The horse in the photo had a strange name – Teetotaler. They also had another photo, not so large, of their father riding a horse called Prohibition.
Tom Morris was orphaned by the time he was seven years old and he, his younger brother Henry and his older sister Eileen were placed in the Goodwood Orphanage.
At the age of nine Tom was fostered by a wonderful Catholic family who lived in a little country town named Pekina, 13.5km south of Orroroo.
Jim and Sarah Clarke had three young children of their own – Matt, Margaret and Frank.
Tom learnt how to be a farmer and also how to ride horses, especially those that jumped over fences at the various country and city shows.
Pekina, Tom told his children, was settled in the latter part of the 19th century by Irish immigrants and there was only ever a Catholic Church in the town and the only school was a Catholic school, which he attended. The teachers were Sisters of St Joseph.
The pub, of course, was also owned by Catholics. Perhaps that had something to do with why Jim Clarke named several of the horses that he bred ‘After Six’, ‘Abstainer’ and ‘Barmaid’, as well as ‘Teetotaler’ and ‘Prohibition’.
Or, as Tom’s wife Irene said, it could have had something to do with the Temperance Movement of the time!
Tom and Irene had seven children: John, Jean, Colin, Margaret, Elizabeth, Richard and Brian.
When Irene died, Tom and Brian moved from the family home at Woodville West and Richard, who was in the seminary by then, took charge of the family photo and cared for it for more than 50 years.
Recently he brought it to Adelaide and hung it in the living room of his eldest sister Jean. It was there, just two weeks before this year’s Royal Adelaide Show, that Elizabeth (Sr Liz Morris) noticed the hand-written inscription below the photo: ‘Teetotaler winning the Boswell Cup Jumping Competition. Adelaide Royal Show, 1923. Owner: J. F. Clarke. Rider: T. Morris’.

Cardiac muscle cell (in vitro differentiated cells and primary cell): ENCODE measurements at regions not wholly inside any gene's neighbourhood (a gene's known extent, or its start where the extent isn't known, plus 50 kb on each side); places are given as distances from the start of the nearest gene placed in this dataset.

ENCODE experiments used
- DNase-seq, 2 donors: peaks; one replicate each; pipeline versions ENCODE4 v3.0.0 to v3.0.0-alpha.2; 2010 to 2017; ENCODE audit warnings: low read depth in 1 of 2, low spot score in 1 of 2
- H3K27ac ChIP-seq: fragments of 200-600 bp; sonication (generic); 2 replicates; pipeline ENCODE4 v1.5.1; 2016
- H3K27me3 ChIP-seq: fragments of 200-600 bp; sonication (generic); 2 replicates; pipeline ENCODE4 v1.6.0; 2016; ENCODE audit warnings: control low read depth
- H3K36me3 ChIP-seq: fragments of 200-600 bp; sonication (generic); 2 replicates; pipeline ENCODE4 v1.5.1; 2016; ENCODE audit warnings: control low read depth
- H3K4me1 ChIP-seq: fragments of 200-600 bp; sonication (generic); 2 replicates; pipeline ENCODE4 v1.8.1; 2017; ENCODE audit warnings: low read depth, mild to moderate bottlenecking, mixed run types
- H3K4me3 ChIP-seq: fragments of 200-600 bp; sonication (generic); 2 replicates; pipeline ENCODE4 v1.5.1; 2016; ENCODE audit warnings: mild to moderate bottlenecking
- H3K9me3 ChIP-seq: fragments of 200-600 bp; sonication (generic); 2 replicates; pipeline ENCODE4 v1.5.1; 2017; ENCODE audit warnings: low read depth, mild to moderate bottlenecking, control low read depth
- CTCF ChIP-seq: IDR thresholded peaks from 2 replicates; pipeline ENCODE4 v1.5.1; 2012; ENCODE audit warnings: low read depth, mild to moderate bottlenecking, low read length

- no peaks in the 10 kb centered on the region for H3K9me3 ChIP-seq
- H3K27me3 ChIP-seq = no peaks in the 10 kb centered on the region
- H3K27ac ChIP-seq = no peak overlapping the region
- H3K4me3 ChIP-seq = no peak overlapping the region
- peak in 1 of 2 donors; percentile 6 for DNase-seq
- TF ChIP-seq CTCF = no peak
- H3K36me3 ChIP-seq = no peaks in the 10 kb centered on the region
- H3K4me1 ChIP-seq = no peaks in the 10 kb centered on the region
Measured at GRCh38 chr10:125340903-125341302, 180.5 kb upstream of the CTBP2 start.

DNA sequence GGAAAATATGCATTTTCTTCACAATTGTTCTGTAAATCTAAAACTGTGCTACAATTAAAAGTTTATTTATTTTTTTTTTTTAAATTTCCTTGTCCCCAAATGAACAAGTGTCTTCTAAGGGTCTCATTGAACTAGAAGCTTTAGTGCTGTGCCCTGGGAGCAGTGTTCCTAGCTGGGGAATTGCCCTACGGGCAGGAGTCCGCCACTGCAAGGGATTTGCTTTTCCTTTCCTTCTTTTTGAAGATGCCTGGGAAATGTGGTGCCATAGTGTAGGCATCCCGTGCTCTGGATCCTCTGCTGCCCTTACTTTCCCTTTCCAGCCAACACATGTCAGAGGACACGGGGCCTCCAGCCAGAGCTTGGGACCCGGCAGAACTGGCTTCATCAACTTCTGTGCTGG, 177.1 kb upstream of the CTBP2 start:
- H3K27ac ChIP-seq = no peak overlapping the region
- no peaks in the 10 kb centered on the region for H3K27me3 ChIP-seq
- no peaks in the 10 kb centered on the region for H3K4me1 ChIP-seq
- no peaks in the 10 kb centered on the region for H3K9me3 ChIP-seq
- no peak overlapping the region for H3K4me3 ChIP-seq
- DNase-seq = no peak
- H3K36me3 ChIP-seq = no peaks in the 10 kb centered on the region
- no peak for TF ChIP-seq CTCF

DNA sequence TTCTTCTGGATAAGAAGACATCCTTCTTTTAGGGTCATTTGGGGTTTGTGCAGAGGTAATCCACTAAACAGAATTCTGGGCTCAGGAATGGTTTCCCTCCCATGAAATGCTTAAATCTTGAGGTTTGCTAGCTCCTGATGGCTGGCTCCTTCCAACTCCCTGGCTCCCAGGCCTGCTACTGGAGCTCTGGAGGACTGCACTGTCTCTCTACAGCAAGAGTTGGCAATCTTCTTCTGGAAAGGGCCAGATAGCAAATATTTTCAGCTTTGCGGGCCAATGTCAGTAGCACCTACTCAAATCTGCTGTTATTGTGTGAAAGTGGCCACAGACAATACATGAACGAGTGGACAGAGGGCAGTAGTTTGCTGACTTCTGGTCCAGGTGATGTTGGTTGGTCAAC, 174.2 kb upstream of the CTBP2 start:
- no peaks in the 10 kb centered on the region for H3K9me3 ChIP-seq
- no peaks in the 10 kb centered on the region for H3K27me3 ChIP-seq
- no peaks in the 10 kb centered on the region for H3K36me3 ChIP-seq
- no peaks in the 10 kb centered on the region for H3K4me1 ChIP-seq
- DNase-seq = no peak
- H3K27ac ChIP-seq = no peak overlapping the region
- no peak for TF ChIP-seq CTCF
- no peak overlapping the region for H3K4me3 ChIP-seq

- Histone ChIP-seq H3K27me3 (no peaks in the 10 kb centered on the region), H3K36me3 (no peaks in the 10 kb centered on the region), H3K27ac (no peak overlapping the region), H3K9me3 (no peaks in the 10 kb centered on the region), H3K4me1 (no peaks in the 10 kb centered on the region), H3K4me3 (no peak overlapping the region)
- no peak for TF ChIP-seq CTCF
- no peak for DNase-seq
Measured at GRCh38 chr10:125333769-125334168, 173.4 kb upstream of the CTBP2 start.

Richard took a photo and Liz sent it via email to the Royal Adelaide Show and was contacted the next day by Erin Reardon, Museum and Archives coordinator of the Royal Agricultural & Horticultural Society of SA. Erin was delighted to learn about the photo and subsequently the family decided to donate the 100-year-old photograph to the Society’s museum.
At the same time, Richard did some research and found the following extracts from local papers:
The Adelaide Register newspaper dated September 12, 1923 – ‘The Boswell Challenge Cup was presented by Captain J Houston Boswell, who donated the trophy. Boswell required that the same exhibitor shall be successful three times at the September Show, before the cup became his property. Teetotaler negotiated the obstacles with dash.’ This was the first of Teetotaler’s three wins and the only time Tom rode him.
The Adelaide Advertiser, Wednesday September 9, 1925 – ‘The Boswell Challenge Cup, the most important event on the afternoon’s programme provided thrills. Mr J F Clarke’s Teetotaler gave a finished exhibition of jumping and never touched one of the fences.’ Teetotaler was ridden by Ernie Webb when he won the competition for the second time.
The Chronicle, Thursday September 18, 1930 – ‘Exceptionally good jumping was witnessed yesterday. Teetotaler won the Boswell Challenge Cup for the third time, so J P Clarke will retain the trophy.’ Teetotaler was ridden by Frank Clarke, Jim and Sarah’s son, in this, his third victory.
Fr Richard, Sr Liz and the family have great memories of the Royal Adelaide Show but this year, the centenary of their dad winning the Boswell Cup, has been the most significant.
Compiled by Sr Liz Morris and Fr Richard Morris.Jump to next article